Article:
France Gets Thumbs Up, For Now, From Fitch Ratings; Others Not So Lucky



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On the heels of negative press for France and the possibility of a downgrade from its top-notch credit rating, the third of the big three ratings agencies has weighed in with a favorable outlook for the European power…at least for now.

Fitch affirmed France’s long-term foreign and local currency issuer default ratings and its senior debt at “AAA” status. Additionally, its outlook was upgraded from negative to stable. From Fitch:

“The affirmation of France's 'AAA' status is underpinned by its wealthy and diversified economy, effective political, civil and social institutions and its financing flexibility reflecting its status as a large benchmark euro area sovereign issuer. In addition, the French government has adopted several measures to strengthen the creditability of its fiscal consolidation effort.” However, based on problems in other European Union nations, Fitch predicted the chance of a French credit rating downgrade within the next two years at about 50%.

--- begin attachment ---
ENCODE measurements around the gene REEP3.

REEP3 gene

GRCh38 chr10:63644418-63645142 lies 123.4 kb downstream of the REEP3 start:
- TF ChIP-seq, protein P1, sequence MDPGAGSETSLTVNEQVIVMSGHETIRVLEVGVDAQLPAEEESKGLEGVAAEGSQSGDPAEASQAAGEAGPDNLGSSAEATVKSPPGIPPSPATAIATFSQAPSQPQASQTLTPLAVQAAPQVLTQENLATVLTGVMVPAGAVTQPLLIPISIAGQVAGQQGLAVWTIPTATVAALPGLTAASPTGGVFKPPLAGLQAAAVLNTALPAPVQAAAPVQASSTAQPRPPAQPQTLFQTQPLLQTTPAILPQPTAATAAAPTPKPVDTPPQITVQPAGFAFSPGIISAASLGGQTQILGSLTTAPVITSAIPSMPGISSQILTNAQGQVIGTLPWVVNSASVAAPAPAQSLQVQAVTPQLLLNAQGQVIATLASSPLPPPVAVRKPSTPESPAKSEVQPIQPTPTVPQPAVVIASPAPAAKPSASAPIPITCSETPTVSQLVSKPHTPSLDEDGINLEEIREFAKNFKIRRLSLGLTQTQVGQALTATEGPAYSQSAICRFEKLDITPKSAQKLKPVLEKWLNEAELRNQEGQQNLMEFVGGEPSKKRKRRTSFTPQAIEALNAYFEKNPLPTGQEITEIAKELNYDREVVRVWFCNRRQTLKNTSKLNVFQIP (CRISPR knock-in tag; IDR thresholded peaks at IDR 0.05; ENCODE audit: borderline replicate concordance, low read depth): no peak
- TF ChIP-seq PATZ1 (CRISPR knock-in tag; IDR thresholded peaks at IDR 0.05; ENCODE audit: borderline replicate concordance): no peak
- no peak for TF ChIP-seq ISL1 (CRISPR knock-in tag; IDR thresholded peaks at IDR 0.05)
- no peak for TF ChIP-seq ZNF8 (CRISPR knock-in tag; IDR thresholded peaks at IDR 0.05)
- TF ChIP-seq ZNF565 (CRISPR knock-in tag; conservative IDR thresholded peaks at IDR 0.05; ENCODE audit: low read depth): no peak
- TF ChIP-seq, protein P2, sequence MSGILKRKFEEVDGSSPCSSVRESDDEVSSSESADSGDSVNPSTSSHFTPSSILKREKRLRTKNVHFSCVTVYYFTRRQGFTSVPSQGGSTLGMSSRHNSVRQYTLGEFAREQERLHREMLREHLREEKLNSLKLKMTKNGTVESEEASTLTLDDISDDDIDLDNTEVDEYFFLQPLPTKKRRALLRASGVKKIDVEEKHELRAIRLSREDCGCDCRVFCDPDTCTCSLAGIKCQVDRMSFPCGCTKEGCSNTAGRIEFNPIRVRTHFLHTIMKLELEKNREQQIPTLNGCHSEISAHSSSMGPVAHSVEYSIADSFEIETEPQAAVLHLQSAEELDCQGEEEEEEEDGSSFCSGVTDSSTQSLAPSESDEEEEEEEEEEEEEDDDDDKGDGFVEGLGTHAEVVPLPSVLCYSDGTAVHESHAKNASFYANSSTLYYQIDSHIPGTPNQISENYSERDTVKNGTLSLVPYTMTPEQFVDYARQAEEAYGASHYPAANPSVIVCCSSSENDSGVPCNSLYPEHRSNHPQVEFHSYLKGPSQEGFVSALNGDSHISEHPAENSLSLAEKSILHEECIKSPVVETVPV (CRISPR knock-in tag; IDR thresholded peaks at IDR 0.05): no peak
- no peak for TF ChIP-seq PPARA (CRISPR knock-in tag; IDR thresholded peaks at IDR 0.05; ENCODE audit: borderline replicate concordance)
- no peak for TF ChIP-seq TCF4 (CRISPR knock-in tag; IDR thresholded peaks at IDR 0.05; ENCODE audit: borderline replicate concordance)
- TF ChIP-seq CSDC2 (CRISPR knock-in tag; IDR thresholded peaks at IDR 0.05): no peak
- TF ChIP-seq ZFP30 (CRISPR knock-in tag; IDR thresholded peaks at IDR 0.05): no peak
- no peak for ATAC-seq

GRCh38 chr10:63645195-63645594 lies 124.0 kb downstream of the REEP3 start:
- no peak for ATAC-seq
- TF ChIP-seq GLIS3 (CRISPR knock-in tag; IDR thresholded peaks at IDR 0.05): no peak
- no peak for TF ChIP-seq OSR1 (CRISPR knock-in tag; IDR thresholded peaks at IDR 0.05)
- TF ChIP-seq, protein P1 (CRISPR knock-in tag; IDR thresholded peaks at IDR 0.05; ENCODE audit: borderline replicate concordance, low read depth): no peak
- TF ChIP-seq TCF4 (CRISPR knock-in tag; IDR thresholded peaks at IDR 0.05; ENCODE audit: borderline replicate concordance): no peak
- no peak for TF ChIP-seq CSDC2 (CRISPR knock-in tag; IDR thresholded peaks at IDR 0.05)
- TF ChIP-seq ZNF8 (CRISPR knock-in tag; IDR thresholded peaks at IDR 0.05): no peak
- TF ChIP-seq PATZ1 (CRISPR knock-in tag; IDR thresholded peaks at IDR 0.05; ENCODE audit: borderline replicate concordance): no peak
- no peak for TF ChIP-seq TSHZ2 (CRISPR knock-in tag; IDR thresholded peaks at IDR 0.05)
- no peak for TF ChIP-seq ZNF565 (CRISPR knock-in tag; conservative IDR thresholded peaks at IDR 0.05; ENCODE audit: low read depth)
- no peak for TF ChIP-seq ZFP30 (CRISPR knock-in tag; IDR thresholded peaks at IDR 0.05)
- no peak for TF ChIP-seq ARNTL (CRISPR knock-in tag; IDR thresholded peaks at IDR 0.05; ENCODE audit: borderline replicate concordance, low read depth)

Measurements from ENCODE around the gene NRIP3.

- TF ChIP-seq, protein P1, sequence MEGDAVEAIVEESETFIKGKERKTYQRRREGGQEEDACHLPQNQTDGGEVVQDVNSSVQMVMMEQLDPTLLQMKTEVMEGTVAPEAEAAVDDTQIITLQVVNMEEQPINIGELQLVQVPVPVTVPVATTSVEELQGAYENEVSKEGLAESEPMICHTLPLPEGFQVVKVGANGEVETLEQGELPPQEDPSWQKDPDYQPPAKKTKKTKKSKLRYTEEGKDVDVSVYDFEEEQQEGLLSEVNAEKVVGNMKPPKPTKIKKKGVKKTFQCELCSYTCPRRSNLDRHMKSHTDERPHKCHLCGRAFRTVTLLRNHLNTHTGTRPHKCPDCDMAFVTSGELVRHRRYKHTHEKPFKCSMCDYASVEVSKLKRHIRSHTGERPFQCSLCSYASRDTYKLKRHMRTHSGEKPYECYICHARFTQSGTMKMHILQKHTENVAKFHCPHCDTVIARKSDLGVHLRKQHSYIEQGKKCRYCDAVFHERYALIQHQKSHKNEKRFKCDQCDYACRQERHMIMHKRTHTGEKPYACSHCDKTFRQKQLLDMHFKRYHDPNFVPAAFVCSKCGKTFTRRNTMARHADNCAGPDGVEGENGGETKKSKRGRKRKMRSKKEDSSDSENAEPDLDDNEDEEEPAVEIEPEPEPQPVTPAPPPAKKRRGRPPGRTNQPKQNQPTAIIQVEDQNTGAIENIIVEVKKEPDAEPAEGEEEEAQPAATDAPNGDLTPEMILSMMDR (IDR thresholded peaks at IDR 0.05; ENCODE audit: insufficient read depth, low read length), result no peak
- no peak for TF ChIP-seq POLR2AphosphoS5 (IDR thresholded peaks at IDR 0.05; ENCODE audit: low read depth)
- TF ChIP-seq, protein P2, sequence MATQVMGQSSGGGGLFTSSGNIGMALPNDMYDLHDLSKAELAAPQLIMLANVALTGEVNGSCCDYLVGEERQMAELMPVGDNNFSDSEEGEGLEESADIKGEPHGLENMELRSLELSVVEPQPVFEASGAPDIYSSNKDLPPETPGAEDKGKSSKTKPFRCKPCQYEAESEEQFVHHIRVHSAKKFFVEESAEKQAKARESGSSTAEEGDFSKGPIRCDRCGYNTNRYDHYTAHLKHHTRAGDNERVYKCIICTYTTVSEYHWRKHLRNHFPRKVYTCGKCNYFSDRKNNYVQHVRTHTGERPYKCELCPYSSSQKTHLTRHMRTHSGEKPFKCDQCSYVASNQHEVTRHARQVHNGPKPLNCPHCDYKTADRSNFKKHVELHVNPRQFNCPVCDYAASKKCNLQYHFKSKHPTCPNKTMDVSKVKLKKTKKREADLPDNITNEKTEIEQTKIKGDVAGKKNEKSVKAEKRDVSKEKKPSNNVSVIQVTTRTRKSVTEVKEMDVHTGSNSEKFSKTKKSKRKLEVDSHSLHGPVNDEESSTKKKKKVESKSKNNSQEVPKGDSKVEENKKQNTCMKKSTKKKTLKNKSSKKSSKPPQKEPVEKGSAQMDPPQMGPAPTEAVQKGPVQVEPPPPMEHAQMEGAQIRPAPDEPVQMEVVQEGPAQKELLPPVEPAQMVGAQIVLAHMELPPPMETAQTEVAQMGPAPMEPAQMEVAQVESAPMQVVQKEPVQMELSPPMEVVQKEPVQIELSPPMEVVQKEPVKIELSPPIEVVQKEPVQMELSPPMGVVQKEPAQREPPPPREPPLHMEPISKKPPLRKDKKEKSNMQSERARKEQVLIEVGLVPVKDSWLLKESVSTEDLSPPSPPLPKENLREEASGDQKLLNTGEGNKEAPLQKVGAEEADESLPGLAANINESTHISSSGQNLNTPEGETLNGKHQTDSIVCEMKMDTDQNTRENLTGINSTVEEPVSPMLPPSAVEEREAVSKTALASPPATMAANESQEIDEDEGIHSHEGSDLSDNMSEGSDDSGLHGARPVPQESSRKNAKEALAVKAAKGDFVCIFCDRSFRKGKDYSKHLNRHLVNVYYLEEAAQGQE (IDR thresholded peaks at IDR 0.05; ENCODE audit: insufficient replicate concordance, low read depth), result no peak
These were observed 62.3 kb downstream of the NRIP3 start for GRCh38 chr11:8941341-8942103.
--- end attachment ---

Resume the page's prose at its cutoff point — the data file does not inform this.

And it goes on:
Fitch wasn’t so kind to everyone in Europe on Friday as six – "PIIGS nations" members Italy, Spain and Ireland as well as Belgium, Slovenia and Cyprus – were put on a new downgrade watch on debt and growth concerns.  

In recent weeks, Moody’s Investment Services had placed France on notice that it is in danger of losing its long-held AAA sovereign credit rating on concerns that aren’t so much based on its own situation, but those of rising borrowing costs/bond yield activity tied to collateral damage from problems in other high debt European nations. It is the second time this year Moody’s has released a public warning about France, which along with Germany has been forced to carry the load for a cluster of debtor nations. Standard & Poor’s later put both France and German on warning on a day when 15 European Union members simultaneously were placed on its negative watch. The rational was over “systemic stresses in the euro zone that have risen in recent weeks to the extent that they now put downward pressure on the credit standing of the euro zone as a whole.”

Brian Shappell, NACM staff writer

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